Sunday, July 22, 2007

Devarim and Tisha Beav

One obvious parallel between Parshat Devarim and its haftarah is the presence of the word "Eichah", which in both places we read in, um, the Eichah-tune.

This parallel is intimately related to a deeper parallel: the role of judges. In Devarim, Moshe's complaint about being unable to manage the people's quarrels leads him to appoint judges to do it for him. In the haftarah, we read about moral deterioration: "How ["Eichah"] the faithful city has become a harlot! She that was full of justice, righteousness lodged in her, but now murderers..." (Yeshayahu 1:21) And the stated reparation for the sin involves fixing the justice system: "I will restore your judges as before, and your advisors as at the beginning; afterward you will be called 'The city of righteousness, the faithful city'. Zion will be redeemed through justice, and its returnees through righteousness." (1:26-27)

We learn in Bamidbar 35:32-34 that unpunished murder "defiles" the land and cannot be atoned for except by punishment. The language is similar to Vayikra 18:27, which says that sexual immorality also "defiles" the land and leads to exile. In Devarim 4:25-27 we read that idol worship causes exile. These are the clear sources in the Torah for Chazal's statement that idolatry, murder, and sexual immorality lead to destruction. Yeshayahu, by calling for a reformed or more effective justice system, tried to address the second of these three potential causes. Moshe had similar motivations in appointing judges, even if murder and other injustice had not yet become prevalent.

In later generations, the impulse towards idolatry disappeared, but sexual immorality and the absence of justice persisted. The gemara (Gittin 55b-58a) tells a series of stories relating why the second Temple was destroyed. The first is that of Kamtza and Bar Kamtza, and the last is that of "two wicks in one lamp" - that is to say, adultery.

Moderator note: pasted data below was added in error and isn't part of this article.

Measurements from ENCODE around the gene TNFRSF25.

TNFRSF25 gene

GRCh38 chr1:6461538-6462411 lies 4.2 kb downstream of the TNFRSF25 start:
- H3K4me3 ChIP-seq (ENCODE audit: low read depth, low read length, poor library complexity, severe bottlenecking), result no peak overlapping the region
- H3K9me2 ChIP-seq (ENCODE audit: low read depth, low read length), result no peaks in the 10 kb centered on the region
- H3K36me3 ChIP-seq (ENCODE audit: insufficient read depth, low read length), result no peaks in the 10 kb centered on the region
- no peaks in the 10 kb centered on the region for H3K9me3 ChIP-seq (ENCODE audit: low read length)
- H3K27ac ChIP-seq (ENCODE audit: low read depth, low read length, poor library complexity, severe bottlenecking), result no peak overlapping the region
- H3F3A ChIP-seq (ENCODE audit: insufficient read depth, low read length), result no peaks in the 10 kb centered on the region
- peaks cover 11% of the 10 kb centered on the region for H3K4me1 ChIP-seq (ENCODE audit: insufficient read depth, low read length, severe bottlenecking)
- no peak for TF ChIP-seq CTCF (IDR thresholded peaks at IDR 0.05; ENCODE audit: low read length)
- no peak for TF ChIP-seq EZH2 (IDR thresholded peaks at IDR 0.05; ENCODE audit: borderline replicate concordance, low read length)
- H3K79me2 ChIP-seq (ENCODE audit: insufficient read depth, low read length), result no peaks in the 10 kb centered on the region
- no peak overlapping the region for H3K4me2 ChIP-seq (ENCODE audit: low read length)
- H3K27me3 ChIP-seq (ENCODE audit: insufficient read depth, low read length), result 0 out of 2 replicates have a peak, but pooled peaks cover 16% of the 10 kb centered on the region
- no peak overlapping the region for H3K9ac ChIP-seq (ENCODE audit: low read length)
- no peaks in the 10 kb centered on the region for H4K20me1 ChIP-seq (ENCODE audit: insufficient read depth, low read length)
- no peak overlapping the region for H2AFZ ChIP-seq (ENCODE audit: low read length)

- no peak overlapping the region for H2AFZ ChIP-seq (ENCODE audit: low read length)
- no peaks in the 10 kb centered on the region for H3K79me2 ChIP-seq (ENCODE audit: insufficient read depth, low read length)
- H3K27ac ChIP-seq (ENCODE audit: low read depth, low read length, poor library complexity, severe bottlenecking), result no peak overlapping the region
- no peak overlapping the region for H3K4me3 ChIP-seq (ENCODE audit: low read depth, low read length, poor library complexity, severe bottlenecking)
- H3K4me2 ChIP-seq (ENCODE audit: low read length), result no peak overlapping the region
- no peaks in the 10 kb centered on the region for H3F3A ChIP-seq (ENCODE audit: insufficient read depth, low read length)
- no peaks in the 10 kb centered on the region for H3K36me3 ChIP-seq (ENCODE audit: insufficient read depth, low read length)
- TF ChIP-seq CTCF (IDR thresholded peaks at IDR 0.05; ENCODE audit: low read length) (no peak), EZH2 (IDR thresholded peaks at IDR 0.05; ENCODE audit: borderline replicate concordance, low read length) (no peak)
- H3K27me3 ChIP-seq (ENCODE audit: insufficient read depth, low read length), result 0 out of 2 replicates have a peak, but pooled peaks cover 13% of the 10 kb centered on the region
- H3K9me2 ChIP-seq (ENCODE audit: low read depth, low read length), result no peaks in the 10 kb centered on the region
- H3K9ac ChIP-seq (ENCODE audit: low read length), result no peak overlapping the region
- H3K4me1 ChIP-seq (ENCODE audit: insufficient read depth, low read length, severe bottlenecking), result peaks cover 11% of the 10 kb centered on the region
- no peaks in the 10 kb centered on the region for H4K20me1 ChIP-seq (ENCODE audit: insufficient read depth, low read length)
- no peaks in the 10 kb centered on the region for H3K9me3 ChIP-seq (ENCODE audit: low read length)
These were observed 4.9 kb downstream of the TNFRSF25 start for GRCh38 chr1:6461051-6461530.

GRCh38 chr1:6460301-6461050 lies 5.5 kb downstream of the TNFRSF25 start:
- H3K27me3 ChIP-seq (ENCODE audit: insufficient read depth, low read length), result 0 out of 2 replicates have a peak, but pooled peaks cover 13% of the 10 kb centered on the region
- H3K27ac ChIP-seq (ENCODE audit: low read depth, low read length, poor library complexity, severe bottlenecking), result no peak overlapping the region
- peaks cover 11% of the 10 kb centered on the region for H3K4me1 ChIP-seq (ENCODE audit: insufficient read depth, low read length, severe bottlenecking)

In the Kamtza/Bar Kamtza story, virtually everyone is to blame, but perhaps the ultimate cause of destruction is the rabbis' failure to protest Bar Kamtza's embarrassment. Elsewhere, the gemara (Bava Metzia 58b) likens acute embarrassment to murder. Even if we do not take that statement literally, it remains true that the rabbis, in their role as authorities and arbiters, neglected to justly resolve the dispute between Bar Kamtza and the host, with disastrous consequences.

Thus, the gemara begins with a story about the abdication of justice, and ends with a story of sexual immorality. These were only two causes of the destruction, among others, and can perhaps be subsumed under the general label of "sinat hinam". But they were the most prominent and perhaps most important causes, and thus merit being at the very beginning and end. Perhaps due to this importance, in this week's haftarah we are warned about the presence of murder and the absence of justice.

As far as warnings about sexual immorality, do not feel cheated that there are none in parshat Devarim or its haftarah, or on Tisha Beav. These warnings will come soon enough - two months from now, on the afternoon of Yom Kippur.

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